That breakout hit shortly after the September FOMC rate decision, the point at which the bank started to forecast rate hikes for next year. That gave the initial break but what seemed to do a lot of the pushing was inflation data that just continued to grow throughout the quarter. This drove the USD up to a fresh 2021 high until, eventually, price action found a confluent zone of Fibonacci levels running from the 38.2% retracement looked at above, up to the 96.47 level, which is the 23.6% Fibonacci retracement of the 2017-2018 major move.

That price was also the final target from the Q4 technical forecast and as we near the 2021 open, and it’ll likely remain in the picture as we move into 2022 trade.

From the weekly chart we can see where price action put in a series of dojis near that confluent spot on the chart. That’s a massive amount of indecision after a really strong run. Normally, a doji showing at a key resistance level after a really strong run would favor pullbacks, but the fact that price hasn’t pulled back yet despite multiple weeks of equalized price action in this tight area is, in and of itself, deductively bullish. That means that there are buyers defending the line-in-the-sand, and this is one of the reasons that the Q1 Technical Forecast for the US Dollar is set to bullish.

Timing that theme may be a challenge, however, as a pullback cannot be ruled out. The question then is, even if a pullback does show, is it likely to unsettle the bigger picture trend? I don’t believe that to be the case, and there’s even an ideal area for that pullback to move towards, and this would be the 38.2% retracement of the 2020-2021 sell-off move. This was also a spot of resistance that came into play shortly after that Q4 breakout but, as yet this spot hasn’t been tested for support. A pullback to this level around 94.47 can keep the door open for continuation.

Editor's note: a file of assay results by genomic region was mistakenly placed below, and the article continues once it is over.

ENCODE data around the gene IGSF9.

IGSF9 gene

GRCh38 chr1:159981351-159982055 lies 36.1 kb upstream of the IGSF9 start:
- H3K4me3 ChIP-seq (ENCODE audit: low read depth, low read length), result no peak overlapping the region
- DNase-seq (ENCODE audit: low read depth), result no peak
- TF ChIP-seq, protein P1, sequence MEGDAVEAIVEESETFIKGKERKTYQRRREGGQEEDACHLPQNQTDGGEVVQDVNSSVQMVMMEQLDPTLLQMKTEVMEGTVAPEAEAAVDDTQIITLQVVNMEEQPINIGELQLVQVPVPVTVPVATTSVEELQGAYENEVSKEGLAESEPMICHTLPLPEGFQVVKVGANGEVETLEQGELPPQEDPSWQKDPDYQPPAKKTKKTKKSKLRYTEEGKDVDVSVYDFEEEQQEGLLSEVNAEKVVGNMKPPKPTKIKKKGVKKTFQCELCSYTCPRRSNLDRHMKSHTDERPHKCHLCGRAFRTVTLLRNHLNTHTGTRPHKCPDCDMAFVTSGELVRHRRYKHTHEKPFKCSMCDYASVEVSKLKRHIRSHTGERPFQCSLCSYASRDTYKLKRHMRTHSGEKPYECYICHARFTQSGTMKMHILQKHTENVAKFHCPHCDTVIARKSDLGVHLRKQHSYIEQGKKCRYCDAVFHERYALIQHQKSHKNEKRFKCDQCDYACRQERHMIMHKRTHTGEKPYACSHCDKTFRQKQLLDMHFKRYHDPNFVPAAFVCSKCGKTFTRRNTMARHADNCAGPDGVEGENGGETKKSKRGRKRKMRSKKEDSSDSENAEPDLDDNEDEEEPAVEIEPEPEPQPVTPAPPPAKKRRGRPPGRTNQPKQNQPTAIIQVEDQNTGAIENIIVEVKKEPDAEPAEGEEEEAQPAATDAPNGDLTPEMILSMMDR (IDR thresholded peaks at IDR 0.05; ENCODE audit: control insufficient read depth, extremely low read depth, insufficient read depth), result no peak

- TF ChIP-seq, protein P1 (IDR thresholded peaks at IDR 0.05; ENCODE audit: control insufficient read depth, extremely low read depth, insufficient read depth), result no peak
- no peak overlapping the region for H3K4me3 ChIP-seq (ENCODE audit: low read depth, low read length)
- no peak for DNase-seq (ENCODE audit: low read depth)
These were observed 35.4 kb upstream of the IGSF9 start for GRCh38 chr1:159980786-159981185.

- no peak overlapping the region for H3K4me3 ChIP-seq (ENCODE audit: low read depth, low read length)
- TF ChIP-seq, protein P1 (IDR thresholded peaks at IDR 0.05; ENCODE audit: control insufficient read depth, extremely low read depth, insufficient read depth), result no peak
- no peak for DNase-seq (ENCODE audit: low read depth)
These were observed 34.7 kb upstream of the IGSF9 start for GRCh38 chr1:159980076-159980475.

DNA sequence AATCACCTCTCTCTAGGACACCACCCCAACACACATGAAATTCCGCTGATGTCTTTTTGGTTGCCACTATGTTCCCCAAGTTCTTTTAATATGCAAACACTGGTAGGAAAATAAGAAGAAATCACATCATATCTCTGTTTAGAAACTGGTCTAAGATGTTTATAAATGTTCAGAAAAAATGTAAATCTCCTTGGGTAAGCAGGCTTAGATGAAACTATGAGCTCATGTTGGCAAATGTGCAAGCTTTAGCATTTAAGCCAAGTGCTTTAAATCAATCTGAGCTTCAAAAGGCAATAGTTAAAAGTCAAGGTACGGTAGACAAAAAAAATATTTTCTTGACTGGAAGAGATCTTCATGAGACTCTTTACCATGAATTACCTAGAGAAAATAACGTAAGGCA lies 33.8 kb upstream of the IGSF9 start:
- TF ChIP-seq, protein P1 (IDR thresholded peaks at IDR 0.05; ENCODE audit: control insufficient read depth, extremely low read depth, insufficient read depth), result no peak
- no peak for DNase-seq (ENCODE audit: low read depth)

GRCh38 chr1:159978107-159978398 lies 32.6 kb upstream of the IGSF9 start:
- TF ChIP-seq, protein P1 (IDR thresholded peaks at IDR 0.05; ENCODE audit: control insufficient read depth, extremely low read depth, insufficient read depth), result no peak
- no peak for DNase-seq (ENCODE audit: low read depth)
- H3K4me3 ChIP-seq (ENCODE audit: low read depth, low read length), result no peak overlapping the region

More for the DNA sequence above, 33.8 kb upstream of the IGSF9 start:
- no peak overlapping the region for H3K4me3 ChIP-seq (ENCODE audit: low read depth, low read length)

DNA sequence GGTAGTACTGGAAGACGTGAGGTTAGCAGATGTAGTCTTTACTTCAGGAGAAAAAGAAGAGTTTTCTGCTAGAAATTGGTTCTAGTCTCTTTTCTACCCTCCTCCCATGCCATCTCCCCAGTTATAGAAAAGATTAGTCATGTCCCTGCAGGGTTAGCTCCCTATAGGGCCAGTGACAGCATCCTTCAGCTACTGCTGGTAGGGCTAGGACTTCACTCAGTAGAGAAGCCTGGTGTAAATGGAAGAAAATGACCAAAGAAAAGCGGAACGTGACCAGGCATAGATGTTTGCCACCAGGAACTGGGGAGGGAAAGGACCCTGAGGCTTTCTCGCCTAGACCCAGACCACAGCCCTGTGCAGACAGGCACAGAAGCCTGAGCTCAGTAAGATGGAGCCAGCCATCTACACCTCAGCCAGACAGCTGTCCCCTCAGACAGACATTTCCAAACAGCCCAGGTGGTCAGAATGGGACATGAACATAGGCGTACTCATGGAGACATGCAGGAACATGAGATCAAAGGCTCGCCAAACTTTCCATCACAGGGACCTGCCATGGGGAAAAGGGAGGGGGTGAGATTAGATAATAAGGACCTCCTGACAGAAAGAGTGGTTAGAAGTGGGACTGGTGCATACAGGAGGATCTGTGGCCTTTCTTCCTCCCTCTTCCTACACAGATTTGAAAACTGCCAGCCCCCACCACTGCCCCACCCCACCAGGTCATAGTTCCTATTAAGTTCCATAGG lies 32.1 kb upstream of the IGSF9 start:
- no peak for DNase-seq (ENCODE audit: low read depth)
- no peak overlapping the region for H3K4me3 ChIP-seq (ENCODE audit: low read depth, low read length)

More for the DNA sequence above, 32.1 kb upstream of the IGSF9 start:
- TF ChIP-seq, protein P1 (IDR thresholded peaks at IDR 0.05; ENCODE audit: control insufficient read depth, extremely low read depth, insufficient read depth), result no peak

On the topside, breakout potential remains at the recent highs and how soon this shows will likely be determined by just how strong inflation data remains in early 2022 trade.


Dollar Index June 2018-Present

Source: TradingView; Prepared by James Stanley


The technical forecast for the US Dollar will remain at bullish for Q1, 2022. And the reasons for this aren’t entirely technical, as the fundamental backdrop is, in my opinion, too compelling to ignore.

A major part of the US Dollar price is the Euro, which constitutes more than 57% of the DXY quote. So when looking at USD projections it’s important to incorporate the Euro. And the divergence showing between the two economies seems too profound to allow for continued range.

But, as the USD ran into this major area of confluent resistance, EUR/USD has pushed down to a major area of confluent support – so the matter will likely need a push before fresh highs can be established in the USD or fresh lows in EUR/USD. I think this push can emanate in one of two ways: Either inflation in the U.S. remains so high that the trend breaks from fundamental driver. Or, the US Dollar retreats to support at 94.50 as EUR/USD pushes for resistance around 1.1448-1.1500, at which point the bigger picture trend can avail itself with USD-strength and EUR/USD-weakness.

For support potential in USD, the 38.2% retracement of the recent bullish trend lines up at 94.11, and this can be combined with the 94.47 level to create a ‘zone’ of potential support to look to for bullish continuation scenarios.


DXY May 2021 to Present


By James Stanley, Senior Strategist, 25th December 2021. DailyFX